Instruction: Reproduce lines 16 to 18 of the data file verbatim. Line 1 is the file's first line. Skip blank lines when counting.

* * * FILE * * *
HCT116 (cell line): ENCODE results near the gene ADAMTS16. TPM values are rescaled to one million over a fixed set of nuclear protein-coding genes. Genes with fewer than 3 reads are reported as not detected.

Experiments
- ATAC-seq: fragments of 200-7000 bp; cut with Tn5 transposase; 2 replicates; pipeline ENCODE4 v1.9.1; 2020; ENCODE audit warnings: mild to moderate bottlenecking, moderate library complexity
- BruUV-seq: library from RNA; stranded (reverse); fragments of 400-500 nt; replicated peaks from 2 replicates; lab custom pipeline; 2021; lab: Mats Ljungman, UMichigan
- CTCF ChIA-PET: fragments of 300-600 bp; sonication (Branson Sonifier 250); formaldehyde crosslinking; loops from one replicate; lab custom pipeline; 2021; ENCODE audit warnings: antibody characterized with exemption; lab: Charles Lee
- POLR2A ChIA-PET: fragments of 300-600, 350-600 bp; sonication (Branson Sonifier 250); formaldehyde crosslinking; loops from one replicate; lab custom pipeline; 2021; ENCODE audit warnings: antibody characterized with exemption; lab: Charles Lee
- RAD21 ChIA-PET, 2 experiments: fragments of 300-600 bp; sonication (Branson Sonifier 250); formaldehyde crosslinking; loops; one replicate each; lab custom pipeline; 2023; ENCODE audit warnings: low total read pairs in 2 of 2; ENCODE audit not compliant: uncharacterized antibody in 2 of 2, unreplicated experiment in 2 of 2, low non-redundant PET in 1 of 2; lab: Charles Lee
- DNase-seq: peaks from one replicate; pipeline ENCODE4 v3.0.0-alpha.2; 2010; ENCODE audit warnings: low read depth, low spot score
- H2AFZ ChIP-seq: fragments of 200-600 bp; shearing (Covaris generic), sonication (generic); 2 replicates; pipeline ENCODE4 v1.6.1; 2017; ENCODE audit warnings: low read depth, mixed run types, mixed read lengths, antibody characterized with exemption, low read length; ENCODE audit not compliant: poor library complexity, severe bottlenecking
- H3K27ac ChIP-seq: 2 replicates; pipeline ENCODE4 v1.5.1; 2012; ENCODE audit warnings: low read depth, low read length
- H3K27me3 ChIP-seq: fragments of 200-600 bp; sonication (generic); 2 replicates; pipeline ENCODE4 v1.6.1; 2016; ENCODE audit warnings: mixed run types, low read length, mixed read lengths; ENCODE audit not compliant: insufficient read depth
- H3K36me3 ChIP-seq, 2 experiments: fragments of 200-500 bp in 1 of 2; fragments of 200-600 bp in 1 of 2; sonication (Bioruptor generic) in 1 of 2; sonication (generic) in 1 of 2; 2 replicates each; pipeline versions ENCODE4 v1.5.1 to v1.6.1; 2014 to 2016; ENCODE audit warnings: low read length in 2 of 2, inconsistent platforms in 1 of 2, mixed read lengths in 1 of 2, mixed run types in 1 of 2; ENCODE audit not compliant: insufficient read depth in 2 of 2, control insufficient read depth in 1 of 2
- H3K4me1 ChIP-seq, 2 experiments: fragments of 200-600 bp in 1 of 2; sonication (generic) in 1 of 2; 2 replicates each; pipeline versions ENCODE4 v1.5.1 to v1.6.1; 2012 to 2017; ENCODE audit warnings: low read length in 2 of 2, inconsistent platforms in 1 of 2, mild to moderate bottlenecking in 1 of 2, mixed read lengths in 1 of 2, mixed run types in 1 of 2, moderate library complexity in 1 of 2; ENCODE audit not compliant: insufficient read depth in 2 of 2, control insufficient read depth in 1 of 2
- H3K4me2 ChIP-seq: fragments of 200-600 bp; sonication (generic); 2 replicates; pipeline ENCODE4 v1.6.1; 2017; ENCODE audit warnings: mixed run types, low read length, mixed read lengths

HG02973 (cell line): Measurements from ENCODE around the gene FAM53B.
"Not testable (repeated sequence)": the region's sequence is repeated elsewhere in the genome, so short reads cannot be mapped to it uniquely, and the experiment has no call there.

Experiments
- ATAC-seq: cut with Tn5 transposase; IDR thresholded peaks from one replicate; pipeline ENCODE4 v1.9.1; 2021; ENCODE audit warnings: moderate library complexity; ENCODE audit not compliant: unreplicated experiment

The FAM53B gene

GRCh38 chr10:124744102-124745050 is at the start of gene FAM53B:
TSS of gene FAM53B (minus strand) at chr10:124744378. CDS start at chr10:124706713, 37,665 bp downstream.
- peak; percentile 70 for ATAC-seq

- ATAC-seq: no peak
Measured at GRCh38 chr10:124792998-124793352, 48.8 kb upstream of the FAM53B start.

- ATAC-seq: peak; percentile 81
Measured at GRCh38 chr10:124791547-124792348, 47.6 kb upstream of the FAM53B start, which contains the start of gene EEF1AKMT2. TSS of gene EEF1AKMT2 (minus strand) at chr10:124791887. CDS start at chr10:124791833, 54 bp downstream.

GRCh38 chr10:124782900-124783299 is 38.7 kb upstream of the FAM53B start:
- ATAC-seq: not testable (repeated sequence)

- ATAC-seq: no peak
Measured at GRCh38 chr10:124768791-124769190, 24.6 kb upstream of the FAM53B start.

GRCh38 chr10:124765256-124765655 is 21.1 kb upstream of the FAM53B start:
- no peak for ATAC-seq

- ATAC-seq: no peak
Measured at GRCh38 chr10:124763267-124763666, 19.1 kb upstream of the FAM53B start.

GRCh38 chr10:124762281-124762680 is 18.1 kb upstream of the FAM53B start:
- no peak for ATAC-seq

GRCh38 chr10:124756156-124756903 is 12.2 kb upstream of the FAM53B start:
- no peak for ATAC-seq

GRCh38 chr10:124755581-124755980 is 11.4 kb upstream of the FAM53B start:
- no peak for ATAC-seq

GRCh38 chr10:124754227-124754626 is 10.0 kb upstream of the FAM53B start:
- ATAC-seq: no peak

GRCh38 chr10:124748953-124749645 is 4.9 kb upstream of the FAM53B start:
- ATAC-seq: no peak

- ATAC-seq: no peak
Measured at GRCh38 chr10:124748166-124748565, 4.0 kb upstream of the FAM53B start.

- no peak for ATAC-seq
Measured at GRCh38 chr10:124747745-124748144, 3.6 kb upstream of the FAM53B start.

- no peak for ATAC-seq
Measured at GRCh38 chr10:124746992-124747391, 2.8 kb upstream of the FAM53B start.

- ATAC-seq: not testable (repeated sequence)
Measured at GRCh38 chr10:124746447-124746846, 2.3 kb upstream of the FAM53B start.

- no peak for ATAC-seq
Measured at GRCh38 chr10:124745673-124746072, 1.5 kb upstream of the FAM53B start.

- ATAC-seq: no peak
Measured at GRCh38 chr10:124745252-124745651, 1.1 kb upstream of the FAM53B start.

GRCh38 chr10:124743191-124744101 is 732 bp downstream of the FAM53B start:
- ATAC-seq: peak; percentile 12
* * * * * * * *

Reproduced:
"Not testable (repeated sequence)": the region's sequence is repeated elsewhere in the genome, so short reads cannot be mapped to it uniquely, and the experiment has no call there.

Experiments
- ATAC-seq: cut with Tn5 transposase; IDR thresholded peaks from one replicate; pipeline ENCODE4 v1.9.1; 2021; ENCODE audit warnings: moderate library complexity; ENCODE audit not compliant: unreplicated experiment